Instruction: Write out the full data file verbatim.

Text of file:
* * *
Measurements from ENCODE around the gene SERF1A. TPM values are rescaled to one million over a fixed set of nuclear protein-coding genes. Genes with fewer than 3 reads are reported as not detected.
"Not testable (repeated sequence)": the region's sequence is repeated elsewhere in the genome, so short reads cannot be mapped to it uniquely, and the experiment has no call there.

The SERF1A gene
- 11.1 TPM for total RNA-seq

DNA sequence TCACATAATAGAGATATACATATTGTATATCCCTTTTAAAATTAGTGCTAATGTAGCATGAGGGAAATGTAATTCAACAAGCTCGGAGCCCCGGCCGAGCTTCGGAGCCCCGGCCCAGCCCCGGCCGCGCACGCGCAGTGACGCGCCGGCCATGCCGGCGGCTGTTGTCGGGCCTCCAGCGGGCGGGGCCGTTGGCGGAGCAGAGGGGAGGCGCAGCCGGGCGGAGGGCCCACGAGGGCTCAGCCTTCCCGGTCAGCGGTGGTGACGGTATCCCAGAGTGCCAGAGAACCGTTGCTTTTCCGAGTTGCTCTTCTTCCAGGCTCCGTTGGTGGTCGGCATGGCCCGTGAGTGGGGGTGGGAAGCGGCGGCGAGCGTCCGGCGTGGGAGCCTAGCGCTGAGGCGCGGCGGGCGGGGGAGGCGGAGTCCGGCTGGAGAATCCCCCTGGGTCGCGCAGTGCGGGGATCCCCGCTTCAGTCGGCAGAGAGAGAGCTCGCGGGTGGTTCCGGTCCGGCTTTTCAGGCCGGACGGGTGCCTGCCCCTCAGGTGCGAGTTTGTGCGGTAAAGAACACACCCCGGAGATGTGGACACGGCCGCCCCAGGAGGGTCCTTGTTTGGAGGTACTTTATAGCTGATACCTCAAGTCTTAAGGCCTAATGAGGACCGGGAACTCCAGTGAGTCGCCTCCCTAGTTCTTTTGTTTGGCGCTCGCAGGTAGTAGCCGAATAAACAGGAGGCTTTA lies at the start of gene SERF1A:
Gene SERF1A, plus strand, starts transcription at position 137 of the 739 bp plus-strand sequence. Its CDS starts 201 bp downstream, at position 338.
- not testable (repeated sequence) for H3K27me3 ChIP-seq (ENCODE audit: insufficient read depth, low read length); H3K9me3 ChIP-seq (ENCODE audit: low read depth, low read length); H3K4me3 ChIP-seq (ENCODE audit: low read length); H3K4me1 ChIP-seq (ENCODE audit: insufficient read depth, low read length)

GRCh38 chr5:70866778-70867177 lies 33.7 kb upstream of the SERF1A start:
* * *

Measurements from ENCODE around the gene SERF1A. TPM values are rescaled to one million over a fixed set of nuclear protein-coding genes. Genes with fewer than 3 reads are reported as not detected.
"Not testable (repeated sequence)": the region's sequence is repeated elsewhere in the genome, so short reads cannot be mapped to it uniquely, and the experiment has no call there.

The SERF1A gene
- 11.1 TPM for total RNA-seq

DNA sequence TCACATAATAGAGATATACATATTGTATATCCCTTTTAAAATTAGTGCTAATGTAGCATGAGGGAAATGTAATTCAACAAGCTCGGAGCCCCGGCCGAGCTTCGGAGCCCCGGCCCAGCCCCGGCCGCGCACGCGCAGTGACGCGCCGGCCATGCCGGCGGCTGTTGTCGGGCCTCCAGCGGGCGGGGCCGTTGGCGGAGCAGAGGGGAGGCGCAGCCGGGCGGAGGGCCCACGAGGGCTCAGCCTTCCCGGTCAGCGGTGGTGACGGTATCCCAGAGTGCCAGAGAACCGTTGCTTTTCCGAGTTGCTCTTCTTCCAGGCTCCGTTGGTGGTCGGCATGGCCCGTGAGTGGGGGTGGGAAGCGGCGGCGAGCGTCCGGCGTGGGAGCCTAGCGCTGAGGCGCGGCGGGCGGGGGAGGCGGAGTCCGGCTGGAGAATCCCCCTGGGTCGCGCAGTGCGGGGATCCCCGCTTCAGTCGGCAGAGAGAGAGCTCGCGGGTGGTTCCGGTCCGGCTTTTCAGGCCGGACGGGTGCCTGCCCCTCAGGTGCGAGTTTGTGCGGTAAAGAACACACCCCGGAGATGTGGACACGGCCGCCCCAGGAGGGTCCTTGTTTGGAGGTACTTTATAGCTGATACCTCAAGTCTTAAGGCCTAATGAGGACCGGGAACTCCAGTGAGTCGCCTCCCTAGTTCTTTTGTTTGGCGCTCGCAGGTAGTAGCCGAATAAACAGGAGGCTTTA lies at the start of gene SERF1A:
Gene SERF1A, plus strand, starts transcription at position 137 of the 739 bp plus-strand sequence. Its CDS starts 201 bp downstream, at position 338.
- not testable (repeated sequence) for H3K27me3 ChIP-seq (ENCODE audit: insufficient read depth, low read length); H3K9me3 ChIP-seq (ENCODE audit: low read depth, low read length); H3K4me3 ChIP-seq (ENCODE audit: low read length); H3K4me1 ChIP-seq (ENCODE audit: insufficient read depth, low read length)

GRCh38 chr5:70866778-70867177 lies 33.7 kb upstream of the SERF1A start: